distill::create_blog(dir = here::here(),
                     title = "Shamindra's Shrotriya's blog",
                     gh_pages = TRUE)

Note that we set gh_pages = TRUE to ensure that we can host this blog on github pages down the line if needed. You can omit this if you don’t want the option to have github pages as your host in the future. I will be using Netlify to host my blog (see below), but it is good to have an additional host option in the future.

My local distill blog directory now looked like this (again after running the tree command in the terminal):


.
β”œβ”€β”€ .git
β”œβ”€β”€ .gitignore
β”œβ”€β”€ .nojekyll
β”œβ”€β”€ README.md
β”œβ”€β”€ _posts
β”œβ”€β”€ _site.yml
β”œβ”€β”€ about.Rmd
β”œβ”€β”€ docs
β”œβ”€β”€ index.Rmd
└── ss_personal_distill_blog.Rproj

Pretty cool! Note that there is a newly created _posts directory for future blogposts. And there is a directory called docs to store all our processed blogposts later. If we had set gh_pages = FALSE the docs directory would be automatically replaced by a _site directory. More on this point later.

Step 4: Customize the welcome blogpost

So distill already had us underway with a default welcome blogpost contained in the welcome.Rmd file for us. There are a bunch of javascript related files automatically generated in the _posts/welcome/welcome_files directory but these don’t need to be altered by the user. I just needed to modify welcome.Rmd contents per my preference as with any regular Rmd file and click Knit in RStudio to refresh it. We can see this in the _posts directory:


./_posts/welcome
β”œβ”€β”€ welcome.Rmd
β”œβ”€β”€ welcome.html
└── welcome_files

One thing that slightly bothered me is that the default welcome blogpost has no date prefix in the directory. This would be nice to have in order to sort all future blogposts chronologically. I could’ve modified this default welcome blogpost Rmd and directory to include the date prefix manually. For simplicity I opted to delete the default welcome directory altogether and recreated it with the date prefix as I prefer as detailed below.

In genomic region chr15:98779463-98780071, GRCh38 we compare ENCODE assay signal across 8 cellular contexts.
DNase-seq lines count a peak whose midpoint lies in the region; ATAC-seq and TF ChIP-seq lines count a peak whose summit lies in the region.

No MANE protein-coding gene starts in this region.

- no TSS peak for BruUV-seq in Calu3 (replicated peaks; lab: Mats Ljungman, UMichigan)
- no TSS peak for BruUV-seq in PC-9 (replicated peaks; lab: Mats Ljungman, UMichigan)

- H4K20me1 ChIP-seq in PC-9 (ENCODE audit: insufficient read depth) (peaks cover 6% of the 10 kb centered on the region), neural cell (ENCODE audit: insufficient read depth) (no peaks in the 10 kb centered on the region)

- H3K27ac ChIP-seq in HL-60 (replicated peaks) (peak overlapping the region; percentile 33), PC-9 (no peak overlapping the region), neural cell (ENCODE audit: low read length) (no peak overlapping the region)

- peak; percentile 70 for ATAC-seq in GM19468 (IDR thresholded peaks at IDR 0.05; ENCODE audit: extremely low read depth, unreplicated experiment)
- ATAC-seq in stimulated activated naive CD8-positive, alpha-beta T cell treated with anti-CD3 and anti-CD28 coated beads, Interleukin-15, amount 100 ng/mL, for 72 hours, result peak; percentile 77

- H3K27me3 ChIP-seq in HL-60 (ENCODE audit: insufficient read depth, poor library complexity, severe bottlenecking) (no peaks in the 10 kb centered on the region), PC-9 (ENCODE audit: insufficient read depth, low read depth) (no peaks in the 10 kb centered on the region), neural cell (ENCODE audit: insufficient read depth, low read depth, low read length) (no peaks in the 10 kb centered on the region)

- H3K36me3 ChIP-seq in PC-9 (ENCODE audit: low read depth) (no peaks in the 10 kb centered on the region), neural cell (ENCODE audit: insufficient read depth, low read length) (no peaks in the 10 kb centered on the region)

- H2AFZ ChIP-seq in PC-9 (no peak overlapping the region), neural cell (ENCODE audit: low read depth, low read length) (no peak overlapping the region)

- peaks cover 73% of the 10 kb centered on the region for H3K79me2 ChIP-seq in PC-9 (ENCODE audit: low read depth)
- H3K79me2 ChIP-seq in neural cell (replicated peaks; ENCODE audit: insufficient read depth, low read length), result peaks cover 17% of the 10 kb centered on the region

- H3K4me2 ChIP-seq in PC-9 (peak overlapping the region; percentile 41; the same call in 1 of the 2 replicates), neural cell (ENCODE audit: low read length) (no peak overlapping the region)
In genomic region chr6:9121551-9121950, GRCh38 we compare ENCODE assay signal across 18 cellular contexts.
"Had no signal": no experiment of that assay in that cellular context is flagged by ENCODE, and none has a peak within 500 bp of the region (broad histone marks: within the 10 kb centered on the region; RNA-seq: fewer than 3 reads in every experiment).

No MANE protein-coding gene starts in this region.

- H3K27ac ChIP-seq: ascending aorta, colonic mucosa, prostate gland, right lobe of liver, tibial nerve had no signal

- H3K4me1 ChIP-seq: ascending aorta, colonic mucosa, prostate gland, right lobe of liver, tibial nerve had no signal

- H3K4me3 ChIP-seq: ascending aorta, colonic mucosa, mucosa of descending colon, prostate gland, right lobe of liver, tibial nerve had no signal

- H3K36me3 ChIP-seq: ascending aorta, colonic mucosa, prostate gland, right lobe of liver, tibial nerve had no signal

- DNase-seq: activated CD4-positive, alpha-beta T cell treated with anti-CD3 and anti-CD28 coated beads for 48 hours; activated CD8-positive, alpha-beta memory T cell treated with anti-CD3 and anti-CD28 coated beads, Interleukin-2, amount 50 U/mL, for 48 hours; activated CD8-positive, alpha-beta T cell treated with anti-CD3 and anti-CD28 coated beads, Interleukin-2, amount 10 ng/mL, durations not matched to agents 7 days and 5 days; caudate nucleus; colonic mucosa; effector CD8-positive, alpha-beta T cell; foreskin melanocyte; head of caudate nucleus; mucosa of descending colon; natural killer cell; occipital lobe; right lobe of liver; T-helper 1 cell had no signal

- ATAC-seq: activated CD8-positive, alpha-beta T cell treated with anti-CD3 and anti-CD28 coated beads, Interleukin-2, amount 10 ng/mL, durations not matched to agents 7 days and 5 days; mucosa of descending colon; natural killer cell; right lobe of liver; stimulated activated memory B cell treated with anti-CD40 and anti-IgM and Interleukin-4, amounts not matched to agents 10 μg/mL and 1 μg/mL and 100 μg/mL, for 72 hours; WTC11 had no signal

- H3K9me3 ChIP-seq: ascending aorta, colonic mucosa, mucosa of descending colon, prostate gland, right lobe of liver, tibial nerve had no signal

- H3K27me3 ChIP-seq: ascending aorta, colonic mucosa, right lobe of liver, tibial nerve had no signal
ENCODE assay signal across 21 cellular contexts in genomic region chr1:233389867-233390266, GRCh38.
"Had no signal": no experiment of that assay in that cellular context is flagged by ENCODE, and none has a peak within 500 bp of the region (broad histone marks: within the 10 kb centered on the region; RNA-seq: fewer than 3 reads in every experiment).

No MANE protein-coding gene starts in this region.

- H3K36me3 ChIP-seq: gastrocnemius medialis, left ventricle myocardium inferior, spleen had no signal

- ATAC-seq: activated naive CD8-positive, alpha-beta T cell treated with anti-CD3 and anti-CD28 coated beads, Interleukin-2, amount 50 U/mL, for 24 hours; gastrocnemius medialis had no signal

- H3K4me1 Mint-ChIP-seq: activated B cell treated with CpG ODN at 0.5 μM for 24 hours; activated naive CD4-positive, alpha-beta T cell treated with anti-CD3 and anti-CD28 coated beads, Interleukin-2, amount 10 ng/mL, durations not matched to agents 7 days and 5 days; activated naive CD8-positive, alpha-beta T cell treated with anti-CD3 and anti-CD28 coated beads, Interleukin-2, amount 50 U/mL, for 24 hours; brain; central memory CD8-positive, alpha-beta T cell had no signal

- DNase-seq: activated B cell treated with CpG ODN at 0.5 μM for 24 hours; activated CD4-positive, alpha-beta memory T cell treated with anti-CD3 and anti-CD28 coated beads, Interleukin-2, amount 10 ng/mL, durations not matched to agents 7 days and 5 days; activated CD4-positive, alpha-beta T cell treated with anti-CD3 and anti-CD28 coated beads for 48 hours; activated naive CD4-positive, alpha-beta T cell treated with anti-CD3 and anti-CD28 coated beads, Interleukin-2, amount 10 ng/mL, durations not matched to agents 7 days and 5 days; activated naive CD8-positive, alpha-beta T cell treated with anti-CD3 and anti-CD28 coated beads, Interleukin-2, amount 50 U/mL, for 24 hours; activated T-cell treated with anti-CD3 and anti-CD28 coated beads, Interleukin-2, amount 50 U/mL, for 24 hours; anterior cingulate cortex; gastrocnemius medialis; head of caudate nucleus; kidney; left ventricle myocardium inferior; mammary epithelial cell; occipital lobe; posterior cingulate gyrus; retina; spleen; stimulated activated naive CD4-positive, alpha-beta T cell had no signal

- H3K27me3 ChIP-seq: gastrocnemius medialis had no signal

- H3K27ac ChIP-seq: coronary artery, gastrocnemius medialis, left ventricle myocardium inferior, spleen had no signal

To delete the default welcome directory, I just ran the following code at my terminal:


rm -rf _posts/welcome

With the default welcome blogpost deleted, I created my own custom welcome blogpost as follows:


distill::create_post(title = "Welcome to Shamindra’s Blog",
                     author = "Shamindra Shrotriya",
                     date_prefix = TRUE)

Now the welcome blogpost has this nice date prefix structure since we passed this option as TRUE. Let’s see what the _posts directory looks like now


_posts/2019-07-10-welcome-to-shamindras-blog
└── welcome-to-shamindras-blog.Rmd`

Neat - just how I like it! I then modified the content of the new welcome blogpost by going to the following file:


_posts/2019-06-21-welcome-to-shamindras-blog/welcome-to-shamindras-blog.Rmd

I modified the contents and then knitted the Rmd file once done to refresh and save the contents.

Now I had locally created my first personalized content, a simple welcome post 😎.

Step 5: Customize your blog layout

Now I needed to customize the blog header banner and setup links and update contents as required.

We will start with the _site.yml contents which controls the page layout. I modified the _site.yml file which contains default metadata settings for the blog to have the following contents: